Two recent news articles about plastic recycling have me shaking my head. It’s shameful that for a so-called “developed” country like Canada, we cannot properly handle the waste we create—and we create waste at a mind-boggling rate. Repeat after me: recycling is NOT the answer! These are the two news reports that have me tearing my hair out at the moment:
A CBC Marketplace investigation decided to ask three Canadian companies to recycle plastic–and they secretly tracked it. The plastic was mostly made up of shopping bags. This was done in BC, my home province, which is known for having one of the best recycling systems in Canada. Well guess what? Only ONE company actually recycled it. What happened to the rest? One company sent the plastic to incinerators. The other trackers were found in junkyards and landfills. Why does this happen? Recycling is a business, and businesses require markets. There’s simply no market to buy our mass quantities of plastic waste. Remember, only 9% of plastic is recycled.
Huge quantities of small plastic pellets (called “nurdles”) have been found in our local waterways—the Fraser River and Salish Sea. These pellets are used in the production of plastics, and are clearly coming from a plastic-related company. Plastic pellets are also created by the recycling plastics industry, as hard plastics are broken down into these small pieces and sold back to the plastic industry. However, the precise source of these pieces hasn’t been determined yet.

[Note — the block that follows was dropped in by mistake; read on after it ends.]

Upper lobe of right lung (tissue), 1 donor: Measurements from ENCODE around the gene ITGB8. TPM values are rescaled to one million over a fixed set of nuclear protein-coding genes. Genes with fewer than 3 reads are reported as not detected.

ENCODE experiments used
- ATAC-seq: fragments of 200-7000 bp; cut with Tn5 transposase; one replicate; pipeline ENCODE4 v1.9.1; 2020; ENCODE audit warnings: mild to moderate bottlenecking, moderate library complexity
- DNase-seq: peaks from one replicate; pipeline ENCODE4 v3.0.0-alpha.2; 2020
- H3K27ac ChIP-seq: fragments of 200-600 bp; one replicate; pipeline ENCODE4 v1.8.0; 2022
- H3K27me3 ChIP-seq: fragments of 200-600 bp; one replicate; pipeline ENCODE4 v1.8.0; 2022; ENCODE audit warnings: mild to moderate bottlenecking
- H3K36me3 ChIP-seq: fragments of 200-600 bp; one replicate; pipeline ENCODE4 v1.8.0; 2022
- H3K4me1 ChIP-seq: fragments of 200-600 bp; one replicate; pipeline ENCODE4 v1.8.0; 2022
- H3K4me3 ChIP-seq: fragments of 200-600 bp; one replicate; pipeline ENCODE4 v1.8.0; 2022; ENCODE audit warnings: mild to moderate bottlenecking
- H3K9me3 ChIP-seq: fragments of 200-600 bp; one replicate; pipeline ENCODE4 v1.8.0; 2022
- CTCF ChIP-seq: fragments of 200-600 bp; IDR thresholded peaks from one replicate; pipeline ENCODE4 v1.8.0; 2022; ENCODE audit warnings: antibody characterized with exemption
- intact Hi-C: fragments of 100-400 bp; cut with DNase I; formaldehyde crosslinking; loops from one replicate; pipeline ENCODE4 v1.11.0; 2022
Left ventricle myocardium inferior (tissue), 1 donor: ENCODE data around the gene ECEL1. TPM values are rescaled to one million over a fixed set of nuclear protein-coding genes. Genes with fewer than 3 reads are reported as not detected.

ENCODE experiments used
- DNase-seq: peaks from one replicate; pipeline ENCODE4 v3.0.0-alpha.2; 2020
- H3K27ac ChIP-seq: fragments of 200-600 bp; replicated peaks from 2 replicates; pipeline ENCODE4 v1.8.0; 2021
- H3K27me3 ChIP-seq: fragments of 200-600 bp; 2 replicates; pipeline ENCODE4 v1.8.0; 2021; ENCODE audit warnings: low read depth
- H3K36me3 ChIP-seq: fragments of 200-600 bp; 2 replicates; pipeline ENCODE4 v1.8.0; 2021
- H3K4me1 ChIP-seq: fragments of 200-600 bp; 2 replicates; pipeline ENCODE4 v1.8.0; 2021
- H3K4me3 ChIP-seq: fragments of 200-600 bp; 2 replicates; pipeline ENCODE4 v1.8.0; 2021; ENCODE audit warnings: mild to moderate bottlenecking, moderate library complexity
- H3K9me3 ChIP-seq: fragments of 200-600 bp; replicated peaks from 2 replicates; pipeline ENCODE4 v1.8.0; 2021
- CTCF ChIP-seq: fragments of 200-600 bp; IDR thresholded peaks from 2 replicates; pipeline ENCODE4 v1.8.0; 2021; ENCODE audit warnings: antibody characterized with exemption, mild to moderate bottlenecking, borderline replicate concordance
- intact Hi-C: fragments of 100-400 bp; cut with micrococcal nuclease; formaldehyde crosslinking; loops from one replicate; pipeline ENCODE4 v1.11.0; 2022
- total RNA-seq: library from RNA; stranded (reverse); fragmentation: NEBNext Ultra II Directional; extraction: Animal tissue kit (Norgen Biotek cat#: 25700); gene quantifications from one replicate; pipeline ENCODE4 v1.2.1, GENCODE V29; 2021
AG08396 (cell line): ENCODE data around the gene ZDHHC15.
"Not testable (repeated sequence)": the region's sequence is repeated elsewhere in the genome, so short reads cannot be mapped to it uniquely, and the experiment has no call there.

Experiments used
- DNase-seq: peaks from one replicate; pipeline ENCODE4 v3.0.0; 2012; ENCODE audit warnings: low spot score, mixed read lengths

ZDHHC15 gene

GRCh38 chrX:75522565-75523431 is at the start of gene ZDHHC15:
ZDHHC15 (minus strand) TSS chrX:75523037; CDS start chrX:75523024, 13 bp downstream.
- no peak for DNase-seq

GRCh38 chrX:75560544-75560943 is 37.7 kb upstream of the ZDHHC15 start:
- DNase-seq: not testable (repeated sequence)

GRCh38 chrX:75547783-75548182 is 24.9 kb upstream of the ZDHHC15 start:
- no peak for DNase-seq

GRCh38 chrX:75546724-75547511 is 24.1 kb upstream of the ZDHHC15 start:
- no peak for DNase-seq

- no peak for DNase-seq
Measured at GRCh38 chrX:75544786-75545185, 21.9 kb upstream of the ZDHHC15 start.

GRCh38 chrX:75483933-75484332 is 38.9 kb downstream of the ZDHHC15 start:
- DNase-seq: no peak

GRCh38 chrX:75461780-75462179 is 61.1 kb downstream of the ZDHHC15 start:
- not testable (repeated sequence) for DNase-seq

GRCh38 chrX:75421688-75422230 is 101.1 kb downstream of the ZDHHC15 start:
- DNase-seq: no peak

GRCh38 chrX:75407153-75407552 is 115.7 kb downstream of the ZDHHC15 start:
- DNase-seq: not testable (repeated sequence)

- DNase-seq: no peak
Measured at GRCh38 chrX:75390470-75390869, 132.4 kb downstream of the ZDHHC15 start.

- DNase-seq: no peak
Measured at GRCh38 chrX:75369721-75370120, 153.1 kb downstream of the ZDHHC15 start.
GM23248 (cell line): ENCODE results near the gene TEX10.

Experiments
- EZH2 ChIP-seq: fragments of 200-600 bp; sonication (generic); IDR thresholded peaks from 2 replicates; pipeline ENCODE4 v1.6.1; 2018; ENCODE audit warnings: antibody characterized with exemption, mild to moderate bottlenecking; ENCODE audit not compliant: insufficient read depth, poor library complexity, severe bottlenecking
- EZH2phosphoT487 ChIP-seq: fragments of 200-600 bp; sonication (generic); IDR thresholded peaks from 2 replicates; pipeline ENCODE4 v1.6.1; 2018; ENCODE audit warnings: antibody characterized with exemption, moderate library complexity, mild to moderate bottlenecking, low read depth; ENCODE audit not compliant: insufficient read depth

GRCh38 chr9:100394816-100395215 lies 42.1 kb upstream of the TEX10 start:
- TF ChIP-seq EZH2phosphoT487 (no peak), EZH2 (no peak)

Are you mad? Good! Channel your anger and turn your individual action into collective action! In terms of individual action, we do our best to refuse, reduce, and reuse as much as we can. Recycling should be a last resort. DIY, refills, bulk, unpackaged produce—this all helps. But it’s more important than ever that we also demand change! Contact companies and contact governments. Support environmental groups. Help fight for clean drinking water for our Indigenous communities. Volunteer. Donate. Spread the word.
Info on the “9%” stat
This was the statistic of the year last year. https://www.statslife.org.uk/news/4026-statistics-of-the-year-2018-winners-announced This statistic is according to the now-famous study published in Science Advances. It’s the first study ever done to measure the amount of plastics created versus what’s actually been recycled. The researchers concluded that humans have produced 8.3 billion metric tons of plastic, with 90.5% ending up as pure waste.